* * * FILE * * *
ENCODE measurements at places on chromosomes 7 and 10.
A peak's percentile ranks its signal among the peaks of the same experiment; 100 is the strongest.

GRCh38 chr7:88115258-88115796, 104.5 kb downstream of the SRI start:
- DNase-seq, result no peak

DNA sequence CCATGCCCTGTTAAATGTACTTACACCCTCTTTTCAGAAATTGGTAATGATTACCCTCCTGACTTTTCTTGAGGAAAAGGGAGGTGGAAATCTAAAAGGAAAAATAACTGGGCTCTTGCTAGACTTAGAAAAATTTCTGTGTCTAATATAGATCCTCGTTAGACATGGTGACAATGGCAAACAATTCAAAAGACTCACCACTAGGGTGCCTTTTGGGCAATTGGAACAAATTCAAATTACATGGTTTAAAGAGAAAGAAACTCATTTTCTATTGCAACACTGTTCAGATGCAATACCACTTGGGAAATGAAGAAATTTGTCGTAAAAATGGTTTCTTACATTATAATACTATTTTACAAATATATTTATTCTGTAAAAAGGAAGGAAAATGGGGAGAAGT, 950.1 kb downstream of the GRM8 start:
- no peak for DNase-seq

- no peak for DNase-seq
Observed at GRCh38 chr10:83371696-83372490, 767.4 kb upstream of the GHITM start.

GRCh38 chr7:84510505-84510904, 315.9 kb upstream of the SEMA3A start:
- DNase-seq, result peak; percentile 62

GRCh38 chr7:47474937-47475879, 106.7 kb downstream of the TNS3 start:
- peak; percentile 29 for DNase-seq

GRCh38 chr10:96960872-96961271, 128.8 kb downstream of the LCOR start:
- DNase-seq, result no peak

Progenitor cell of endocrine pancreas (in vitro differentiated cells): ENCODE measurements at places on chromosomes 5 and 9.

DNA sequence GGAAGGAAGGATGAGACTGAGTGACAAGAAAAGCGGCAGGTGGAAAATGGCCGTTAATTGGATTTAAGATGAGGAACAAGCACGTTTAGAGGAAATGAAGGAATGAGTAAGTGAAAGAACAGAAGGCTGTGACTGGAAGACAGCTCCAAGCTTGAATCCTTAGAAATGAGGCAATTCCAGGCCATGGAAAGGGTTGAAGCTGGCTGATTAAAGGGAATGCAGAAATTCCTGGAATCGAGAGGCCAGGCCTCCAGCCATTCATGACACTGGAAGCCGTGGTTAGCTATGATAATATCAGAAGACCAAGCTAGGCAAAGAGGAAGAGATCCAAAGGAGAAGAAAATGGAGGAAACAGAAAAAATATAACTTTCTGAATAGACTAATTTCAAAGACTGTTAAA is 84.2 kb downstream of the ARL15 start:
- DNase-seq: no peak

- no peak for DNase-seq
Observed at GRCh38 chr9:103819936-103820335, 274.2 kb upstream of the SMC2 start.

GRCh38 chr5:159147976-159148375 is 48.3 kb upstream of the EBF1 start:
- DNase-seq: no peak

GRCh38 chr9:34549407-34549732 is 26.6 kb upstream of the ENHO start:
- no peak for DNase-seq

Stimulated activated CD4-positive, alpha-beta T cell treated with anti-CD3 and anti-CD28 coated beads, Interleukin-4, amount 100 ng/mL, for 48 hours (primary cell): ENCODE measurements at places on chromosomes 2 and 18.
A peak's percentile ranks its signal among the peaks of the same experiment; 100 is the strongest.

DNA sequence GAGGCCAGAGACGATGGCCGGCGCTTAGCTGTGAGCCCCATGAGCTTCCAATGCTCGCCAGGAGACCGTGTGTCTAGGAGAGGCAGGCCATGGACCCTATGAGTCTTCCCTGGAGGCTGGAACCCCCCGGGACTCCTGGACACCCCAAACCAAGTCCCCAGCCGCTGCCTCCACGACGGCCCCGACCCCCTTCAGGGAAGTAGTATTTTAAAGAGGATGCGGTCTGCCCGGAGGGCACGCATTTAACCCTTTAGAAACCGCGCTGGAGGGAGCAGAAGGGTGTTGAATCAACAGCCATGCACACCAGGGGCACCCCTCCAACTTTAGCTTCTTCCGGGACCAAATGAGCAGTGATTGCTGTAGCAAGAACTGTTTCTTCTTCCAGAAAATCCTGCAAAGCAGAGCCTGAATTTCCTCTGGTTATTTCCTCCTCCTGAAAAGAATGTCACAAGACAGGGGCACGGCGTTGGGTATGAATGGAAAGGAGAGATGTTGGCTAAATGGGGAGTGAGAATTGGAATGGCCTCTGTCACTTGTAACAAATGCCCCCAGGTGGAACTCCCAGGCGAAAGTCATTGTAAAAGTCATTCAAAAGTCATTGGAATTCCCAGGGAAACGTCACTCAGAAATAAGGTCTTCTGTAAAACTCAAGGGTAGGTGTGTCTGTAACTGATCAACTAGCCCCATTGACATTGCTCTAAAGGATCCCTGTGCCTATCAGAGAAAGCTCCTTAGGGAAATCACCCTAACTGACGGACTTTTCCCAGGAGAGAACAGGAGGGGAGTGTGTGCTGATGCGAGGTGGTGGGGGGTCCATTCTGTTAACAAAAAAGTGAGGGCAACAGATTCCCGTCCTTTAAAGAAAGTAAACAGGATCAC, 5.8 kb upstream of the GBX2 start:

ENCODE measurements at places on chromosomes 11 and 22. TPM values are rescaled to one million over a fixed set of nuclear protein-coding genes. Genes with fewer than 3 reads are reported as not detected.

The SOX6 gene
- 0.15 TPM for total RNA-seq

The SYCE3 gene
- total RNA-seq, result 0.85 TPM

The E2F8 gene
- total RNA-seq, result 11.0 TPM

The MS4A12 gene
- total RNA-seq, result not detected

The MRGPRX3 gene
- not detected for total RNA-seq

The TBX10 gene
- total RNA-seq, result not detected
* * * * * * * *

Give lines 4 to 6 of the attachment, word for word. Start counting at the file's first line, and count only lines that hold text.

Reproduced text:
- DNase-seq, result no peak

DNA sequence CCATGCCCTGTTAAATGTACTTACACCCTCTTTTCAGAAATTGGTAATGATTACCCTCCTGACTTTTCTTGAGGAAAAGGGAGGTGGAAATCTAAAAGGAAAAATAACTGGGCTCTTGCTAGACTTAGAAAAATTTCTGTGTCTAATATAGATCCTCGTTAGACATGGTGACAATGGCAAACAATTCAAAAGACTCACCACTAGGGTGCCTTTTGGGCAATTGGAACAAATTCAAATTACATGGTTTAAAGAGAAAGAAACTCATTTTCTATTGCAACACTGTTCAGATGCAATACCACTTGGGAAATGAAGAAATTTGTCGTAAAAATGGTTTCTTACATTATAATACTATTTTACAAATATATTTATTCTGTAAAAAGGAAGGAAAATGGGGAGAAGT, 950.1 kb downstream of the GRM8 start:
- no peak for DNase-seq